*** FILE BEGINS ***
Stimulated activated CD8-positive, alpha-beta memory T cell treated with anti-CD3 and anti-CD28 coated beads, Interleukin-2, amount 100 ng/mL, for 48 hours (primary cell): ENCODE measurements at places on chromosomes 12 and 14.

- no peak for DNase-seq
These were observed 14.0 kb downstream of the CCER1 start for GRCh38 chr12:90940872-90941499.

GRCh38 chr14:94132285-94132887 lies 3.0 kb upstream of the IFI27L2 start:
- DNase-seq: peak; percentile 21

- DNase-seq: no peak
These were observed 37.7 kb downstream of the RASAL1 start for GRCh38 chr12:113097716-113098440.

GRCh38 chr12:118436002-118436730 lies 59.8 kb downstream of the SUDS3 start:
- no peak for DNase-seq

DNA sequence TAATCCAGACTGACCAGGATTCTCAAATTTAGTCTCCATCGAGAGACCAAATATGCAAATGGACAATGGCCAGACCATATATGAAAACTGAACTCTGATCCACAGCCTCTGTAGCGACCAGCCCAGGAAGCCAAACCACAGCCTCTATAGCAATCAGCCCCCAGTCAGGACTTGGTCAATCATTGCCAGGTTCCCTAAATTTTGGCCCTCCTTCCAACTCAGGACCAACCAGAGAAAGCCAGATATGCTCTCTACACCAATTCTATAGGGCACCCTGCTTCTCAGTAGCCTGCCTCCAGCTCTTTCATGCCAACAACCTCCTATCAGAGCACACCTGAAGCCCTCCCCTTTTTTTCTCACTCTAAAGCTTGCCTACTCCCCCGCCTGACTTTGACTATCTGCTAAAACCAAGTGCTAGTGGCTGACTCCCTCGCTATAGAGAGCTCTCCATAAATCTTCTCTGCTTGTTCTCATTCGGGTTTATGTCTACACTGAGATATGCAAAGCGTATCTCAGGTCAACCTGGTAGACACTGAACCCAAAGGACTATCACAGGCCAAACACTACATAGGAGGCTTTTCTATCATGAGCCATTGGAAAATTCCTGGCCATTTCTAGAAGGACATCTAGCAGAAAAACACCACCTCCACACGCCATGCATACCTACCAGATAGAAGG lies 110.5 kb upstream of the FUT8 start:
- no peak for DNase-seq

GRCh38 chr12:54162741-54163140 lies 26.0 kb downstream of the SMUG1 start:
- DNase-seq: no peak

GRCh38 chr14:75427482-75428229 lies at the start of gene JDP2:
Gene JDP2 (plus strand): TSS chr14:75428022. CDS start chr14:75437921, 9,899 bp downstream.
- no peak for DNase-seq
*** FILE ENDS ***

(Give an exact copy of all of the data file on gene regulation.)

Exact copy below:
Stimulated activated CD8-positive, alpha-beta memory T cell treated with anti-CD3 and anti-CD28 coated beads, Interleukin-2, amount 100 ng/mL, for 48 hours (primary cell): ENCODE measurements at places on chromosomes 12 and 14.

- no peak for DNase-seq
These were observed 14.0 kb downstream of the CCER1 start for GRCh38 chr12:90940872-90941499.

GRCh38 chr14:94132285-94132887 lies 3.0 kb upstream of the IFI27L2 start:
- DNase-seq: peak; percentile 21

- DNase-seq: no peak
These were observed 37.7 kb downstream of the RASAL1 start for GRCh38 chr12:113097716-113098440.

GRCh38 chr12:118436002-118436730 lies 59.8 kb downstream of the SUDS3 start:
- no peak for DNase-seq

DNA sequence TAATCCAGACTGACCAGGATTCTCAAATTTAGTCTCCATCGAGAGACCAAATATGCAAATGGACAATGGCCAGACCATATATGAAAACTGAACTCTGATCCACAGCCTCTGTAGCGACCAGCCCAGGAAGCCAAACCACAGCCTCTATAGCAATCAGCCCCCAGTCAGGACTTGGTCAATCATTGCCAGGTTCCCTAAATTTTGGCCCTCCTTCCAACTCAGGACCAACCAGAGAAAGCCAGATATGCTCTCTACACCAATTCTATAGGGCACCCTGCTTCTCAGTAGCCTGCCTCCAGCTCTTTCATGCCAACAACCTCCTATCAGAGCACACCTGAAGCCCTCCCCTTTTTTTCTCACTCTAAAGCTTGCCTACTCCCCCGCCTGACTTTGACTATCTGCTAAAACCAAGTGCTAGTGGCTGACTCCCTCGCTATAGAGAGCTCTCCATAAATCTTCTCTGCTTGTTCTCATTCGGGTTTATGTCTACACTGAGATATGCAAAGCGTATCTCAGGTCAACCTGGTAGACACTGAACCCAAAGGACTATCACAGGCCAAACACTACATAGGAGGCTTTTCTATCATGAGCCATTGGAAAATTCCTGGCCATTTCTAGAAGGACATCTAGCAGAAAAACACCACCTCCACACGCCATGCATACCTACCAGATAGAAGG lies 110.5 kb upstream of the FUT8 start:
- no peak for DNase-seq

GRCh38 chr12:54162741-54163140 lies 26.0 kb downstream of the SMUG1 start:
- DNase-seq: no peak

GRCh38 chr14:75427482-75428229 lies at the start of gene JDP2:
Gene JDP2 (plus strand): TSS chr14:75428022. CDS start chr14:75437921, 9,899 bp downstream.
- no peak for DNase-seq